By Mary Agnes Hamilton
First released in 1922. Mary Agnes Hamilton (1882-1966) was once Member of Parliament for Blackburn from 1929 to 1931. After leaving Newnham university with an Honours measure she all started instructing background and later took up journalism and politics. She wrote a great number of books on various topics all through her life.** [C:\Users\Microsoft\Documents\Calibre Library]
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Extra resources for Ancient Rome: The Lives of Great Men (Illustrated Edition)
To him the ancient ways alone seemed right. He modelled his own life and actions so far as he could upon the heroes of the past, especially on those like Cincinnatus, who were noted for their simplicity and frugality. Cincinnatus, though he had held the highest offices in Rome, was found driving his own plough by those who came from Rome in an hour of peril to ask him to take over the highest power in the State. So Cato kept his dress, the furnishings of his house and CHAPTER III 35 table, and everything about him as plain as those he might have had in the days when every one was poor.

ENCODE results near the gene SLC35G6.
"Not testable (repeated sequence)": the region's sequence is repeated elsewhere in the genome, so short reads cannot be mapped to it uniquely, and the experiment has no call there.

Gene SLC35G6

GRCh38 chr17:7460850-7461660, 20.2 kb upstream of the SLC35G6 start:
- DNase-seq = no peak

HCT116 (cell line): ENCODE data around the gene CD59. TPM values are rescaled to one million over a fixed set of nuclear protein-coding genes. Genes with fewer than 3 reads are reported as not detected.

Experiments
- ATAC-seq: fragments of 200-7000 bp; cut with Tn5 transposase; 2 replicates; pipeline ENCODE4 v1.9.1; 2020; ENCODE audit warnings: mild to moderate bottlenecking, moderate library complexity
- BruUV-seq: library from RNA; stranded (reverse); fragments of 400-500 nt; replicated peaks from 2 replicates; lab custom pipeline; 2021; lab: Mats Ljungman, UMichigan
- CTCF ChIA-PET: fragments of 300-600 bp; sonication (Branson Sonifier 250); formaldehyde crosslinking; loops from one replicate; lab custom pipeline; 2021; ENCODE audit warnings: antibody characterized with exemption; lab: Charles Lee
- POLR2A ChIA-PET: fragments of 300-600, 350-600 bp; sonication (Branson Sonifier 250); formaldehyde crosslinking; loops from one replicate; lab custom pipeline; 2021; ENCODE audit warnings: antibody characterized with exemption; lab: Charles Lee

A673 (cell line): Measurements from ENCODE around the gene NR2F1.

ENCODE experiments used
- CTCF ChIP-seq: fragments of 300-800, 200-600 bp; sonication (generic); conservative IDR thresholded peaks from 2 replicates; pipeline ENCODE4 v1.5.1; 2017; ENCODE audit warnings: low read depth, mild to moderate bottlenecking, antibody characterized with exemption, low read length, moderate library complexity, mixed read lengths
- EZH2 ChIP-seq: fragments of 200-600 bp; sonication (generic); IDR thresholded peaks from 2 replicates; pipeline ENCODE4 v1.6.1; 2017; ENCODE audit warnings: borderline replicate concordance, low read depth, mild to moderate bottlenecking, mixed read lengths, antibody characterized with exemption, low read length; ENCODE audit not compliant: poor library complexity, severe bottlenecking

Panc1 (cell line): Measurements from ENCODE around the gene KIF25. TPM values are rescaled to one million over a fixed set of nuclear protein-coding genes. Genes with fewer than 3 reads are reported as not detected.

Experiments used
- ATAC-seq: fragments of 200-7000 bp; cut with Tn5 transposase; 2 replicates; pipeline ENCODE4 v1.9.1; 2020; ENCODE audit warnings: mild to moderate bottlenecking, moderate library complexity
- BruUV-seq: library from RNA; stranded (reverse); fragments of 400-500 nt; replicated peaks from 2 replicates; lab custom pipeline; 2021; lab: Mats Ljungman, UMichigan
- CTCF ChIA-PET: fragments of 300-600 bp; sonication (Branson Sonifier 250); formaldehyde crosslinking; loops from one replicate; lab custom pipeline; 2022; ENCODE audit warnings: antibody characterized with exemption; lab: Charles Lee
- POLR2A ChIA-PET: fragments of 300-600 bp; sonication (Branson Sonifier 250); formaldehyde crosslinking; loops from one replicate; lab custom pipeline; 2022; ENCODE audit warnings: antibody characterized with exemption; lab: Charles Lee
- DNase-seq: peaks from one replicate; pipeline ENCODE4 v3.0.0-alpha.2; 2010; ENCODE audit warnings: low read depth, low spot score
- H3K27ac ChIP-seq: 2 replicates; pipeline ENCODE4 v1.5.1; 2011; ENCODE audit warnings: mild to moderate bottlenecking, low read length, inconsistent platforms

A new tribune was elected in his stead. Amid great rejoicing the Land Bill was passed. The landlords were full of a deep bitterness against Tiberius and accused him of all kinds of things. They said that he wanted to upset the State and tear up the laws because he had passed a Bill taking from them a portion of their lands which had never really belonged to them. He, however, went quietly on with his work. A committee was set up, on which were both Tiberius and his brilliant young brother Caius, to divide the common land and give it out in lots to the citizens who needed and could work it.
Rome's power and name in the East had been saved, at a price. The treaty could not stand, but for the moment it was necessary. Sulla could turn to saving Rome at home. Fimbria's army began to desert to him. Fimbria in despair killed himself. Sulla spent the next year in preparations for his own return in Rome. Carbo, who had succeeded Cinna, was as bitter against him as Cinna had been. CHAPTER III 44 After a year in Asia collecting the taxes, not paid for the last four years, Sulla landed at Brundisium (83) with a well-filled treasury and a devoted army.